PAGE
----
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    Tuesday, April 16, 2024

    Blumenthal tours flood-damaged UCFS health center in Norwich

    Jennifer Granger, president and CEO of United Community & Family Services, talks with U.S. Sen. Richard Blumenthal, D-Conn., about flood damage in a hallway of clinician offices Friday, March 1, 2024. Blumenthal was touring areas of the building damaged during a January flood. (Dana Jensen/The Day)
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    Jennifer Granger, president and CEO of United Community & Family Services, talks with U.S. Sen. Richard Blumenthal, D-Conn., about flood damage in the behavioral health waiting room and check-in area of the building Friday, March 1, 2024. Blumenthal was touring areas of the building damaged during a January flood. (Dana Jensen/The Day)
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    Norwich ― U.S. Sen. Richard Blumenthal, D-Conn., had visited the United Community & Family Services health center at 47 Town St. many times in the past, but on Friday, he said he didn’t recognize the place.

    Blumenthal on Friday toured the lower level of the two-story health center, which was heavily damaged by flooding during the Jan. 10 heavy rain that caused extensive flooding throughout Norwichtown.

    But for UCFS, the near-record flooding of the Yantic River did not flow through the door. Rather, the saturated groundwater seeped into the lower level, overwhelming the facility’s seven sump pumps. Three inches of water ruined carpeting, drywall, damaged furniture and computer equipment and forced the regional healthcare agency to relocate its behavioral health offices and group meeting rooms, IT offices and food pantry.

    Blumenthal, along with aides for U.S. Rep. Joe Courtney, D-2nd District, and U.S. Sen. Chris Murphy, D-Conn., visited the health center at different times Friday, viewing the damage and asking how federal funding could help.

    UCFS President and CEO Jennifer Granger said the physical damage totaled $320,000 while lost patient visits totaled another $21,280 and lost staff time $53,301. UCFS also lost about $7,500 in equipment, bringing the total loss to more than $400,000.

    Granger said the agency’s Federal Emergency Management Agency’s flood insurance paid only $122,197. And because the water came from ground seepage, the agency’s property insurance refused any flood coverage, Granger said.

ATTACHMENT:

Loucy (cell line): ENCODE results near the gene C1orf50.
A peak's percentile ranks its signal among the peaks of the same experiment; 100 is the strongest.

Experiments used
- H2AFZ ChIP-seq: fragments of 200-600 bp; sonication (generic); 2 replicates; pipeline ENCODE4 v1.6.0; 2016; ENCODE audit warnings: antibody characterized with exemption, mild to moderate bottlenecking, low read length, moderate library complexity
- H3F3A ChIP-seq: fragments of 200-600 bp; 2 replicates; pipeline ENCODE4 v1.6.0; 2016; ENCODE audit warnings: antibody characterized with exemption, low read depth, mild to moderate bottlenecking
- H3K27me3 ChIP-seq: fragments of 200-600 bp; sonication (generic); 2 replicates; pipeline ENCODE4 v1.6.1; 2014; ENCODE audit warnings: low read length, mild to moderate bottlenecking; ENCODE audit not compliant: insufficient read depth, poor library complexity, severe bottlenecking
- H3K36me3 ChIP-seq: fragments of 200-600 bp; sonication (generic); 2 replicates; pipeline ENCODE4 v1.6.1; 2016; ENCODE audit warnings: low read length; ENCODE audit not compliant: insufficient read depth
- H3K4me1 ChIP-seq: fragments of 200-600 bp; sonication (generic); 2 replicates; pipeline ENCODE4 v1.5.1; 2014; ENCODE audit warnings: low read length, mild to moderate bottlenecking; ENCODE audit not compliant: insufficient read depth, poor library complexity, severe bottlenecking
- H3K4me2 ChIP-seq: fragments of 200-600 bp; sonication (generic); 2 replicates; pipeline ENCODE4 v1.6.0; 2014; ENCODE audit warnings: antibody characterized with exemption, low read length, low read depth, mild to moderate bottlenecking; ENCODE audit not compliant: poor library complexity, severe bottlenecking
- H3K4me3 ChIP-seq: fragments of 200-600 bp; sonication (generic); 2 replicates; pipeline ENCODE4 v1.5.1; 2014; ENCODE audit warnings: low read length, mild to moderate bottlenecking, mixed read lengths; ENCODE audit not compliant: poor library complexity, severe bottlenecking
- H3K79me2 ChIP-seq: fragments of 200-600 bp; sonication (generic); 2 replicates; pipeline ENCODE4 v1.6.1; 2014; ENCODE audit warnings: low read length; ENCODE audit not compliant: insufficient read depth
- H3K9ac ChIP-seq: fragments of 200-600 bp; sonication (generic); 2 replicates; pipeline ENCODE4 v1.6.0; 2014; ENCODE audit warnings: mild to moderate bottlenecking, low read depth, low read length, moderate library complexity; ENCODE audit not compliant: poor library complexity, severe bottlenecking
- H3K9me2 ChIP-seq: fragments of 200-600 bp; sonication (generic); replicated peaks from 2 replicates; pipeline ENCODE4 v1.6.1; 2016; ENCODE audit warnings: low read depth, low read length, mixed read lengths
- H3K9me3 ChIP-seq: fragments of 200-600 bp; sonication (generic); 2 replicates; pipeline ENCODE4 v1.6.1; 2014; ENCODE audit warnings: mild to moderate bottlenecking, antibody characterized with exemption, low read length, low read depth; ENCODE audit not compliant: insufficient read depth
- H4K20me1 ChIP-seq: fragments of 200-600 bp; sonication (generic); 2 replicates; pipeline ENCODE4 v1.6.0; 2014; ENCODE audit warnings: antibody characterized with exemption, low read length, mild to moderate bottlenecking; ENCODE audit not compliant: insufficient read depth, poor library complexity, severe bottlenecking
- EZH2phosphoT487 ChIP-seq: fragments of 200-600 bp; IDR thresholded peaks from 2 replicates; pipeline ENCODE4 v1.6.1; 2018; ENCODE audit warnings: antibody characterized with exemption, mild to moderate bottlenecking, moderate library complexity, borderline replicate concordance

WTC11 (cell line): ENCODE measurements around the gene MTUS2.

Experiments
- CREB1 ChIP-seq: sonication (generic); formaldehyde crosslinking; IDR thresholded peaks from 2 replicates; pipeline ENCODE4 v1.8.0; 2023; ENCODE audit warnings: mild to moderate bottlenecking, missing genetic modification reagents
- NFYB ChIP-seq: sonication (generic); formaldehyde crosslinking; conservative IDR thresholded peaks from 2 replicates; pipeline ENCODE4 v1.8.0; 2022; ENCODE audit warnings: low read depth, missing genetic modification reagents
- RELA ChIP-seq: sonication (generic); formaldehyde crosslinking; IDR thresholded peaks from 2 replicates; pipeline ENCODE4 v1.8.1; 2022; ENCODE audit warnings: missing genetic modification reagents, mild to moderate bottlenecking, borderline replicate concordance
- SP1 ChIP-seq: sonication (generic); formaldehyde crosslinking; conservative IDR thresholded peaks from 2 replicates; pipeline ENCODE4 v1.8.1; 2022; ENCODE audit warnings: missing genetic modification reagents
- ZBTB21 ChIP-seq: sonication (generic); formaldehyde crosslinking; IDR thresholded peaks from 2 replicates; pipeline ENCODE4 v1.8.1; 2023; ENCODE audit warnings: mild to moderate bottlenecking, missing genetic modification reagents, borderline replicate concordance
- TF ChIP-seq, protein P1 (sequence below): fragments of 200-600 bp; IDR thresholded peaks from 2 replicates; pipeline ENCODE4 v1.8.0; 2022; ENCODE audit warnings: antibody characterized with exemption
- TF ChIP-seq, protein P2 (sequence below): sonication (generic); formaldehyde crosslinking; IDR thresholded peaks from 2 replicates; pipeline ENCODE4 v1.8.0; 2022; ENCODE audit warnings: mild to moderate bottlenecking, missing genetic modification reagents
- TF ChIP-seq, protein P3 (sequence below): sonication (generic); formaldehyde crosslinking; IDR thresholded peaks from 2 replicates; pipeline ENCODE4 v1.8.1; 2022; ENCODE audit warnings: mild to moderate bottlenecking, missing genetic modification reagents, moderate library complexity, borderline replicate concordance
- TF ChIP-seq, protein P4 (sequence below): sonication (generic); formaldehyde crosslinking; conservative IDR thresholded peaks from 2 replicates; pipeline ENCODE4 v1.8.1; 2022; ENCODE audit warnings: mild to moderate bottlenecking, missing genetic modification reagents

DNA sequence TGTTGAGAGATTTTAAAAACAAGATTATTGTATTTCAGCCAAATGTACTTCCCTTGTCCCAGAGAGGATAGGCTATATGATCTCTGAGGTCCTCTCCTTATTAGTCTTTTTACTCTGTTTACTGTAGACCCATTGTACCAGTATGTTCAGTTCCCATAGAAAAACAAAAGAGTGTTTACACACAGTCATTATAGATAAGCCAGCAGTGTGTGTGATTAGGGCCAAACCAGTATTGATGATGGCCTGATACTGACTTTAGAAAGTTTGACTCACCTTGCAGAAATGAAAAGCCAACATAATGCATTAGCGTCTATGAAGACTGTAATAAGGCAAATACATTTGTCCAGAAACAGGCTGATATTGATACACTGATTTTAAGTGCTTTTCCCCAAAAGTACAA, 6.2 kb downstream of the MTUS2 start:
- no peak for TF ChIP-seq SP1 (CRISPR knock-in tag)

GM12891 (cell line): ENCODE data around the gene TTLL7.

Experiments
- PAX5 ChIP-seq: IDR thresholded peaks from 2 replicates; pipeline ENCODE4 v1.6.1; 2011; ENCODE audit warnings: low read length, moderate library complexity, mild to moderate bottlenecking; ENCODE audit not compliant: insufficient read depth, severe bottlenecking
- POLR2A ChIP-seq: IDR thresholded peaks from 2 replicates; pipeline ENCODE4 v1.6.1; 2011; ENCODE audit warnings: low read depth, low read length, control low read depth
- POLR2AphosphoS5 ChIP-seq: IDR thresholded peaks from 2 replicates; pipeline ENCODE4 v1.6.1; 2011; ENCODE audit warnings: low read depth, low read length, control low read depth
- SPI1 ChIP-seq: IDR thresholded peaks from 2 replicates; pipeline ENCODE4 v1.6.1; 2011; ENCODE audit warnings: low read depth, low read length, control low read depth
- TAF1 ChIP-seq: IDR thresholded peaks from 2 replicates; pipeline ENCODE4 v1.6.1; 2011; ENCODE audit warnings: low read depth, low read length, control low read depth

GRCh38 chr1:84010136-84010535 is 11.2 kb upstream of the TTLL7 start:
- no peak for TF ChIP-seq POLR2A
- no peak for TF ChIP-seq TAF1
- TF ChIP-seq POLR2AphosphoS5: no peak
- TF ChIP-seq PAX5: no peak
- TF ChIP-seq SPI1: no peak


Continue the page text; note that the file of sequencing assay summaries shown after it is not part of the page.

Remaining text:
UCFS received a $5,000 micro-grant through a hastily crafted aid program by the Norwich Community Development Corp. and Southeastern Connecticut Enterprise Region. UCFS also received a $150,000 grant from the Edward and Mary Lord Foundation. The health center is named for the deceased Norwich philanthropic couple.

    The funding so far still leaves UCFS about $42,000 short of the amount needed for the renovations, Granger said, making officials hesitant to begin any work.

    All carpeting has been removed, leaving rough concrete floors coated with carpet glue residue. The bottom two feet of drywall has been removed throughout the lower level in all offices and cubbyholes. Furniture, some with veneer, peeling is stacked throughout the floor, with more tables, desks, file cabinets and chairs stacked in hallways on the main floor.

    Behavioral health and health center staff now shuffle between offices and meeting rooms to see clients. Some sessions are done via telephone, Granger said.

    Blumenthal asked Granger and Pam Kinder, UCFS vice president of business development, to think beyond the $42,000 in gap funding for the renovations and to include their vision for how programs and services could be expanded in the newly renovated space.

    Kinder said one plan is to expand the agency’s food pantry, which serves about 1,600 people per month and is in high demand. Granger said UCFS has started to use a nasal spray treatment for clients who experience depression that is resistant to other medications.

    “We were contemplating how we can expand that into the future,” she said.

    Blumenthal said a federal grant application would be more attractive if the agency presented an expanded vision for the space, along with any plans for the upstairs medical services as well.

    “There’s no reason for you to be bashful,” Blumenthal said of the possible grant application, “because you are doing great work. You meet a critical need, and nobody is profiting from it. This is all for the good of the community.”

    c.bessette@theday.com

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